Positive psychologist Professor Martin Seligmann identified attainment as an area of vital importance when it comes to fulfilling our potential to be happy. Through his studies he discovered that when we foster new skills and focus on working towards meaningful goals, we are directly investing in our psychological resilience and wellbeing.
So it's official: having goals is good for our mental health, and this has been backed up by many outstanding studies. For example a research study of 30,000 people at Melbourne University revealed that the happiest people in the participant sample were those that were actively pursuing their own goals. The goals spanned a wide area: they concerned studies, careers, recreation, relationships, hobbies, health and leisure. The goals included short term, medium term and long term ones. The one thing that the goals did have in common is that they were instrinsic goals. An instrinsic goal is one that holds personal meaning for the person pursuing it. That is to say it is not a goal that has been imposed on them by the expectations of others.
Another study found that people who focus on and actively enjoy the process of working towards their goals gain a greater boost to their psychological wellbeing than those who are focusing just on getting across the 'finishing line', and not allowing them to enjoy the process at all, Merely viewing it as a means to an end.
But why are goals so good for us? There are many reasons, here are just three key ones: For one, goals help us master the use of time, when we are pursuing a goal we feel strongly about we develop schedules and become more efficient at using the time that's available to us, rather than wasting time procrastinating or watching too much TV. In this way they bring structure and meaning to our lives. A second reason is goals lead to positive emotion: every step we complete that brings us closer to our goal gives us an emotional boost and a sense of accomplishment. Linked to this, goals increase our confidence in ourselves. As we actively determine what we are doing with our time and energy, we get a sense of our own power. Thirdly, goals can help us through difficult times. When situations beyond our control challenge our emotional wellbeing, our goals gives us a life line – something to hold on to and pull ourselves forward through the difficult period.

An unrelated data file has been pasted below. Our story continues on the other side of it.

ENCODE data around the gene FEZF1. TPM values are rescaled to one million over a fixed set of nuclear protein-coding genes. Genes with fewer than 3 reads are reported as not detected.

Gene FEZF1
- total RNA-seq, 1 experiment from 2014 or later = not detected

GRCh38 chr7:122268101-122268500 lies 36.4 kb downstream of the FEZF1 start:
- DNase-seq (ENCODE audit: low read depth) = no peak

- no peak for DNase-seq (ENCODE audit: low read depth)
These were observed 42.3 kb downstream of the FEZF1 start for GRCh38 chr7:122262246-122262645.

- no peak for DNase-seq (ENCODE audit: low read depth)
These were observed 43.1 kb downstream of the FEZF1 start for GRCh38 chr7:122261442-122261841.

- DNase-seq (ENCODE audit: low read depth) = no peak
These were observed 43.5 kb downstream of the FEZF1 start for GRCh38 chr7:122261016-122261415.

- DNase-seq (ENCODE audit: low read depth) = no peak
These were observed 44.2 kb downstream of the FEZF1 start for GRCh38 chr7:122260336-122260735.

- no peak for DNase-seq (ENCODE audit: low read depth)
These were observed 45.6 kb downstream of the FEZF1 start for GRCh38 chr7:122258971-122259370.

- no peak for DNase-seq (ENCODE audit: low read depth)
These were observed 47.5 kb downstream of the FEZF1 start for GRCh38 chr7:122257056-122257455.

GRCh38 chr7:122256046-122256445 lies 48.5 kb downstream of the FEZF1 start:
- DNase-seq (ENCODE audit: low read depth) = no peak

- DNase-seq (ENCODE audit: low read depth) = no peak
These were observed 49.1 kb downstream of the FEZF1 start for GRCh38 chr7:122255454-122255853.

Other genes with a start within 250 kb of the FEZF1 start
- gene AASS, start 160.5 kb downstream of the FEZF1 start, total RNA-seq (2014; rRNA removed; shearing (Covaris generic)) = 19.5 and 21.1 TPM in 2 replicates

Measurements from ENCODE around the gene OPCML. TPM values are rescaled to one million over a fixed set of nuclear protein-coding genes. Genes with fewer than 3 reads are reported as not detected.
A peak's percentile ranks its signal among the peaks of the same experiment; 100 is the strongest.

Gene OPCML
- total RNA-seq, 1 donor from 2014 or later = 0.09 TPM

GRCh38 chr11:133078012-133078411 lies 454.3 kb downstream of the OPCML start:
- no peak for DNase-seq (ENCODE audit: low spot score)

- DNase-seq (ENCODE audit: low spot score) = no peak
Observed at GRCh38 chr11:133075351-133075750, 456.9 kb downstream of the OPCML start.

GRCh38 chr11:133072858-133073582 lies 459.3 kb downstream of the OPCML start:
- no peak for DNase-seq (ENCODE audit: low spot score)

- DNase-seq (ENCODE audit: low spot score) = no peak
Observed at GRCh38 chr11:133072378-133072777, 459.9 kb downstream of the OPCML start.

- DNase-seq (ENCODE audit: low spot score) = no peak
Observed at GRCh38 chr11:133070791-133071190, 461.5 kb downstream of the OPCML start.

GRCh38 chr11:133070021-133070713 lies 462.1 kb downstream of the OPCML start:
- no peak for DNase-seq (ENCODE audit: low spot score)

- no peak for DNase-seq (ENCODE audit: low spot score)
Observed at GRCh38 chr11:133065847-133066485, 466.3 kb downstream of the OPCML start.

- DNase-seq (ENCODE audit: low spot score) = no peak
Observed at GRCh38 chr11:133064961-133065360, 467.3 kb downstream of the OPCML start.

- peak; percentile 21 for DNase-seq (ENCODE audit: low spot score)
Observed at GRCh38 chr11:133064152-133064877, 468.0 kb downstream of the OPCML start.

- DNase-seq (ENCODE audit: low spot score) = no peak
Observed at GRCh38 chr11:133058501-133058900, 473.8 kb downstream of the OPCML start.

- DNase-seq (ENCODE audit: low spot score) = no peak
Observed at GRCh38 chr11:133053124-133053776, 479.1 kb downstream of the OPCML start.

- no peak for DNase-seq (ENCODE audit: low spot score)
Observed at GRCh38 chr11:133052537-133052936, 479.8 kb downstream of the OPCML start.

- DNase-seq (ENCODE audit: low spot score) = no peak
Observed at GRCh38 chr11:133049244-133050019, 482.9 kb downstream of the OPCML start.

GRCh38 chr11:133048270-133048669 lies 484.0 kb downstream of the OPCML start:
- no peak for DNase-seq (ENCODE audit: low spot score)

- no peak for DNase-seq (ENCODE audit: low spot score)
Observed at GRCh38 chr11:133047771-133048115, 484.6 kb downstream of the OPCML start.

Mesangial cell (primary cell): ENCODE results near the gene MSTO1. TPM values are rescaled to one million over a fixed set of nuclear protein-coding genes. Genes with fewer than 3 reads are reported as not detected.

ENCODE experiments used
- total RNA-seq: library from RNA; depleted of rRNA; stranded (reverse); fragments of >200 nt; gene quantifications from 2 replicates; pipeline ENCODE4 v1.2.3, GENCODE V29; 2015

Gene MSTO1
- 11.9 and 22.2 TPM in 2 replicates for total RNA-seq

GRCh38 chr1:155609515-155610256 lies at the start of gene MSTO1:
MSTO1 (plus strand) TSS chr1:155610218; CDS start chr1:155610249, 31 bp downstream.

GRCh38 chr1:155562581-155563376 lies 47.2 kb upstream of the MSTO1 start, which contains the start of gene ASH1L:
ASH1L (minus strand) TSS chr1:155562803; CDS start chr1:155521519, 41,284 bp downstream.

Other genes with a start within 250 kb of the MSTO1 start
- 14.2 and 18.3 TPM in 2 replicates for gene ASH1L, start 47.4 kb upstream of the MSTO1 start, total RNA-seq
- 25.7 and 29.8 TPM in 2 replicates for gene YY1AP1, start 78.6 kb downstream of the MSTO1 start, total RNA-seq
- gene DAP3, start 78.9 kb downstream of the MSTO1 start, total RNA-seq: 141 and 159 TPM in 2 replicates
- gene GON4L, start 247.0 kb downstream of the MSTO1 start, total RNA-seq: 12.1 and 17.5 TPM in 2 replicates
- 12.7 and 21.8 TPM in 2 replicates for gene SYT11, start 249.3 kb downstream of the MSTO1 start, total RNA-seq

If you think you could benefit from a few more active goals in your life, here is a good way five step method you can use. 1. Brainstorm as many instrinsic goals as you can come up with and then pick out the few you are most drawn to. 2. Breakdown the goals in to smaller subgoals, the stepping stones of the journey to get there. 3. Break the sub goals down further into micro goals if needs be. The point it to get the goal into small enough chunks that they are not boring but enjoyable. 4. Take the very first few sub goals and make a schedule for when you will have achieved them by. Writing the deadlines in your calendar, diary or phone is an important part of this step. Also, remember it is better to start slow and give yourself more time than you need than feel rushed and fail to meet your deadlines. 5. Pick your mile stones and decide how you will celebrate them. Ask yourself what are the key subgoals that will mark out that you're well on the way to achieving the end goal. Write the reward you'll give yourself (eg music, some clothes, a weekend away) at each stone and do not forget to give it!
Begin your own experiment today to see if the powerful effect of goals on wellbeing holds up as much in your life as it does in the research papers. What would you love to have or become or achieve? Ask yourself this honest question and then sit back and enjoy the journey.